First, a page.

Russian mercenaries in Ukraine linked to far-right extremists | The extreme right
Russian mercenaries fighting in Ukraine, including the Kremlin-backed Wagner Group, have been linked to far-right extremism, including an organization designated by the United States as a terrorist, analysis reveals.
Although Vladimir Putin claims his “special military operation” is aimed at the “denazification” of Ukraine, an investigation has revealed links between pro-Russian forces and violent right-wing extremism, including those directly affiliated with Wagner.
A message on the Telegram messaging app, dated March 15, shows the flag of the Imperial Russian Movement (RIM), a white supremacist paramilitary organization that the United States classifies as terrorist, allegedly flown by Moscow-backed separatists in Donetsk . The message was shared by a pro-Putin channel.
Much of the extremist content, posted on Telegram and Russian social media platform VKontakte (VK), relates to a far-right unit within the Wagner Group called Rusich along with others linked to pro- Kremlin, some bearing the Wagner Group name and logo.
Adam Hadley, executive director of Tech Against Terrorism, a London-based initiative supported by the UN’s counterterrorism executive directorate, said their analysis indicated that Russian-backed forces in Ukraine, including the Wagner group, are “almost certainly linked to extreme right-wing organizations”.
Hadley added: “Given Putin’s absurd demands for the ‘denazification’ of Ukraine, we suggest that he should first eliminate neo-Nazis in his own ranks before pointing fingers at others.”
One of the most secret organizations in Russia, the Wagner Group does not officially exist. However, reports suggest that hundreds of its operatives are fighting in Ukraine soon after the invasion, claiming that its mercenaries were operating in Kyiv with orders from the Kremlin to assassinate Ukrainian President Volodymyr Zelenskiy.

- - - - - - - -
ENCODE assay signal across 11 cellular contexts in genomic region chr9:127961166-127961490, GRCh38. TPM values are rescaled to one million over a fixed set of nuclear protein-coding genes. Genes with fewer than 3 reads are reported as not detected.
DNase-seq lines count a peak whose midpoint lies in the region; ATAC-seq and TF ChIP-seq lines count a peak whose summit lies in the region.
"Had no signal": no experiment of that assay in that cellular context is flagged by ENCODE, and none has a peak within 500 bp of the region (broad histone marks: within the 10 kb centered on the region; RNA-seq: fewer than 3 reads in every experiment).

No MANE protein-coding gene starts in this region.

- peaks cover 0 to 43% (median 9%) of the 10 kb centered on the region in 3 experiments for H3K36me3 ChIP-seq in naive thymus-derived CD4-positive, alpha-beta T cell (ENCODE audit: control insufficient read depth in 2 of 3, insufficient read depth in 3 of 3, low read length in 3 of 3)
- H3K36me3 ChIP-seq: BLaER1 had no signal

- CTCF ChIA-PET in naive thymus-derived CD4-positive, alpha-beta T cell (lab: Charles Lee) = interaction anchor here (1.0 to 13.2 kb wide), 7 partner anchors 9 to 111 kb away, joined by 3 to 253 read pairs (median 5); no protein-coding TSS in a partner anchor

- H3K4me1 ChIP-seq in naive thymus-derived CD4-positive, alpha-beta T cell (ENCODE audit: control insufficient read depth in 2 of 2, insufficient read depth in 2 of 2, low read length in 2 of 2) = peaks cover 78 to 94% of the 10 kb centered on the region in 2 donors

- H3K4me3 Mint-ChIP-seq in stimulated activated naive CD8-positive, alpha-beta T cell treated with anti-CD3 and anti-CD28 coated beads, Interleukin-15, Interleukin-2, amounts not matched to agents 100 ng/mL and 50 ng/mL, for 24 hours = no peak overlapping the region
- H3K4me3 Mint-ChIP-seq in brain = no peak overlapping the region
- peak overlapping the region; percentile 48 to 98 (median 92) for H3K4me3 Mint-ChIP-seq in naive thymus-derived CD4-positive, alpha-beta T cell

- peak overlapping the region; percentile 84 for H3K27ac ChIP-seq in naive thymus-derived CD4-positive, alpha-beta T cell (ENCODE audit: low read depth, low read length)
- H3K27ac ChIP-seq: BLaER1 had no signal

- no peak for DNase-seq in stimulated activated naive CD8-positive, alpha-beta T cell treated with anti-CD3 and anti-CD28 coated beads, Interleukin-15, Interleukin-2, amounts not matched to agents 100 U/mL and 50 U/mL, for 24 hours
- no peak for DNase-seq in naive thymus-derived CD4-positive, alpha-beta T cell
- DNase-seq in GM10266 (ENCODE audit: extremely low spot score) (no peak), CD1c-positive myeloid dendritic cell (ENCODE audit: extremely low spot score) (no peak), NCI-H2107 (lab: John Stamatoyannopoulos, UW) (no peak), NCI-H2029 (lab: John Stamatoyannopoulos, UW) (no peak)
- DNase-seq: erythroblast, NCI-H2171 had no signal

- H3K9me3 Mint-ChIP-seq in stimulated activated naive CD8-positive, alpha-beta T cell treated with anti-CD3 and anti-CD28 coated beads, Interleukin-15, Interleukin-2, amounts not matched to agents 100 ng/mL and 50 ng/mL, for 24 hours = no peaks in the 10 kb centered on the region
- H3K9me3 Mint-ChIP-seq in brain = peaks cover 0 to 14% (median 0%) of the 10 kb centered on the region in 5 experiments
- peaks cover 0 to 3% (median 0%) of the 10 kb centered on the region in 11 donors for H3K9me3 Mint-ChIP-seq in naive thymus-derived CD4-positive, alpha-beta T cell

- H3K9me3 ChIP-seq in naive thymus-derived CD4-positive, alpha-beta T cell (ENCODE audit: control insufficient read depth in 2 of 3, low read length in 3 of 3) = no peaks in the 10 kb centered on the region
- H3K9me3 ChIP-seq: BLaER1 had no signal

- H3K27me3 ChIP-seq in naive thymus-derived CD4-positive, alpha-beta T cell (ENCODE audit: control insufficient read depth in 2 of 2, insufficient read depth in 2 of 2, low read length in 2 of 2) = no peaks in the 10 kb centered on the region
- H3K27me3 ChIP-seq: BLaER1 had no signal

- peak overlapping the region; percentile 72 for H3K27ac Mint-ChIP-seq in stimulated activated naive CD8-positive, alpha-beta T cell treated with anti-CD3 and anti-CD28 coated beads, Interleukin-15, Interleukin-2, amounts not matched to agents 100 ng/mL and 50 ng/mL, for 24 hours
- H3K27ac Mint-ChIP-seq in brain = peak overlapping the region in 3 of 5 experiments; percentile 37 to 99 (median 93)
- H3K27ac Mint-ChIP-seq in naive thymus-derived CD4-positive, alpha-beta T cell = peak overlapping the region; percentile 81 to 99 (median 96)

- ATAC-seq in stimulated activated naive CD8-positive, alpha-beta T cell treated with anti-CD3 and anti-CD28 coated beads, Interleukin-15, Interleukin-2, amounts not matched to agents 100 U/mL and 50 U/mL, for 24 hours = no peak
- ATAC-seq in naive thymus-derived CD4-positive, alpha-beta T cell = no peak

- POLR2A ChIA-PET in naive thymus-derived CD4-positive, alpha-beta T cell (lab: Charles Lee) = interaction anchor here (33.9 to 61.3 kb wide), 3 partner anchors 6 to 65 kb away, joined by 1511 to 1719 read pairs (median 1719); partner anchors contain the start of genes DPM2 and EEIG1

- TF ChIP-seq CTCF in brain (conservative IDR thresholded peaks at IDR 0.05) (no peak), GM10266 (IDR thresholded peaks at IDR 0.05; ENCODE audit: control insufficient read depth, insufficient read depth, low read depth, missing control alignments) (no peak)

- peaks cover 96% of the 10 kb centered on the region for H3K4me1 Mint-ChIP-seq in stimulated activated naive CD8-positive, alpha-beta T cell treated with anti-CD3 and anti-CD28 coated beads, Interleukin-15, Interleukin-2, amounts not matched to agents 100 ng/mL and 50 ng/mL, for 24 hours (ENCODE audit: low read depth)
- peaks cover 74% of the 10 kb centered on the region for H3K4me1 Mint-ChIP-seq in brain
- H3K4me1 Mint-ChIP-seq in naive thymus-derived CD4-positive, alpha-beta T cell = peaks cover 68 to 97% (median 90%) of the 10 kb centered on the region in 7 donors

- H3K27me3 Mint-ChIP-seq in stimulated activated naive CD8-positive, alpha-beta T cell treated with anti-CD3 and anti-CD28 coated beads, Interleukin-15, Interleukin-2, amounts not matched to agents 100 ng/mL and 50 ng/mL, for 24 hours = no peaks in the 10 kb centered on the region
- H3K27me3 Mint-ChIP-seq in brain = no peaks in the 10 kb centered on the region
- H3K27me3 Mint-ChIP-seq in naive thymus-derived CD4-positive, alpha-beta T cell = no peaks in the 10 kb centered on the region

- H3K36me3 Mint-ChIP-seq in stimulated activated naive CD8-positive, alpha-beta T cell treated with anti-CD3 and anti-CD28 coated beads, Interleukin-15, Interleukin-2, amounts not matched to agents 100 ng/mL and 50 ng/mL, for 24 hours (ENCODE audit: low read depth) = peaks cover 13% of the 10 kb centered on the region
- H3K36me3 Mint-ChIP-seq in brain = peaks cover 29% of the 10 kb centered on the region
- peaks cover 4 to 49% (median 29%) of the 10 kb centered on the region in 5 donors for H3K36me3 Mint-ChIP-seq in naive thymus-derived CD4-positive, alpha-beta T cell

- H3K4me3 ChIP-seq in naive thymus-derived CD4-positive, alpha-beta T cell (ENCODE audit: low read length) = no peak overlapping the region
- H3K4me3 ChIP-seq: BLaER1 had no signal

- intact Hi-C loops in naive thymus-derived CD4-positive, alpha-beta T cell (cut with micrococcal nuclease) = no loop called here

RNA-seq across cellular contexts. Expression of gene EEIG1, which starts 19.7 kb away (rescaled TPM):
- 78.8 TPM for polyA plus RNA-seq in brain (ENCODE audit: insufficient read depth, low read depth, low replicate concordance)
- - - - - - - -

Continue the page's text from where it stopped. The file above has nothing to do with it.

It is also understood that efforts are being made by private courier groups in Russia to recruit a new brigade of mercenaries to fight in Ukraine. Recently, Russian Defense Minister Sergei Shoigu announced that 16,000 fighters from the Middle East had volunteered to fight with the Russian army.
An account on VK is devoted to Rusich’s “sabotage and assault reconnaissance group” which appears to be operating in Ukraine, according to a March 17 post. The Rusich logo features a Slavic swastika known as the Kolovrat.
Another recent VK post lists Rusich as part of a coalition of separatist groups and militias, including the far-right group, Russian National Unity.
An image shared to VK by an account affiliated with Rusich shows fighters, apparently in Ukraine although it has proven impossible to verify, holding a Valknut flag, a symbol also commonly appropriated by white supremacists.
It has been reported that mercenary units recruited by Wagner are given names such as “The Hawks”, possibly to distance themselves from the group’s reputation after repeated accusations of human rights abuses in its operations in Syria and Libya.
Tech Against Terrorism analysis revealed that a prominent Telegram channel affiliated with the Wagner Group shared an image in May 2021 of the Kolovrat allegedly daubed on a cliff in Palmyra, Syria.
He also found Telegram channels – named “Wagner PMC” in Russian – sharing images and memes as recently as March 4 relating to the torture and beheading of a Syrian captive by Wagner mercenaries in 2017.
The Wagner group was first identified in 2014 when it supported pro-Russian separatists in the conflict in eastern Ukraine. It is owned by Yevgeny Prigozhin, one of Putin’s closest allies, and has since carried out covert operations across Africa and the Middle East.
Military experts believe the mercenaries allow the Kremlin – which has always denied any links to mercenary groups – to reduce its death toll.
In an effort to control its narrative, Russia recently opened a criminal case against Facebook owner Meta, accusing it of being an extremist organization.
The decision by Russian prosecutors came after the US tech giant temporarily allowed the use of terms such as “death to Russian invaders”.
Hadley added, “We condemn Russia for militarizing terrorism in this way and subverting international counter-terrorism norms.”